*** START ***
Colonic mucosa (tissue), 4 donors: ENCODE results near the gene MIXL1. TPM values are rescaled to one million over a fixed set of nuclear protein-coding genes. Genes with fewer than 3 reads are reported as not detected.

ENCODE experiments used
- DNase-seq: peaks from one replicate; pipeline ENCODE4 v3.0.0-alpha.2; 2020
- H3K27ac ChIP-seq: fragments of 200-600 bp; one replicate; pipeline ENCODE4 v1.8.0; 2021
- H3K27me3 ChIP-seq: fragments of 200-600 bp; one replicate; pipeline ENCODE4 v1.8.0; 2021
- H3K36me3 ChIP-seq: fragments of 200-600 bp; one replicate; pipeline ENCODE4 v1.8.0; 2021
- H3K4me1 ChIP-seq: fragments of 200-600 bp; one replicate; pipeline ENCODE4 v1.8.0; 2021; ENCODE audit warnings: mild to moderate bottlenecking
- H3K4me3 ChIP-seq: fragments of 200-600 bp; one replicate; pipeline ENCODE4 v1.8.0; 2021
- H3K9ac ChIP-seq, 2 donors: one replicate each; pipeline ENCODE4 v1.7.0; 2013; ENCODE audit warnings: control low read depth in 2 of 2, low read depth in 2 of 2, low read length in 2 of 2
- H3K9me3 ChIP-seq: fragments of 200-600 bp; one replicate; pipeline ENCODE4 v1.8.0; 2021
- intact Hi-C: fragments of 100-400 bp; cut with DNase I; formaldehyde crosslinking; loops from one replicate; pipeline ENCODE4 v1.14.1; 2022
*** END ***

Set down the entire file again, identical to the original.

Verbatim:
Colonic mucosa (tissue), 4 donors: ENCODE results near the gene MIXL1. TPM values are rescaled to one million over a fixed set of nuclear protein-coding genes. Genes with fewer than 3 reads are reported as not detected.

ENCODE experiments used
- DNase-seq: peaks from one replicate; pipeline ENCODE4 v3.0.0-alpha.2; 2020
- H3K27ac ChIP-seq: fragments of 200-600 bp; one replicate; pipeline ENCODE4 v1.8.0; 2021
- H3K27me3 ChIP-seq: fragments of 200-600 bp; one replicate; pipeline ENCODE4 v1.8.0; 2021
- H3K36me3 ChIP-seq: fragments of 200-600 bp; one replicate; pipeline ENCODE4 v1.8.0; 2021
- H3K4me1 ChIP-seq: fragments of 200-600 bp; one replicate; pipeline ENCODE4 v1.8.0; 2021; ENCODE audit warnings: mild to moderate bottlenecking
- H3K4me3 ChIP-seq: fragments of 200-600 bp; one replicate; pipeline ENCODE4 v1.8.0; 2021
- H3K9ac ChIP-seq, 2 donors: one replicate each; pipeline ENCODE4 v1.7.0; 2013; ENCODE audit warnings: control low read depth in 2 of 2, low read depth in 2 of 2, low read length in 2 of 2
- H3K9me3 ChIP-seq: fragments of 200-600 bp; one replicate; pipeline ENCODE4 v1.8.0; 2021
- intact Hi-C: fragments of 100-400 bp; cut with DNase I; formaldehyde crosslinking; loops from one replicate; pipeline ENCODE4 v1.14.1; 2022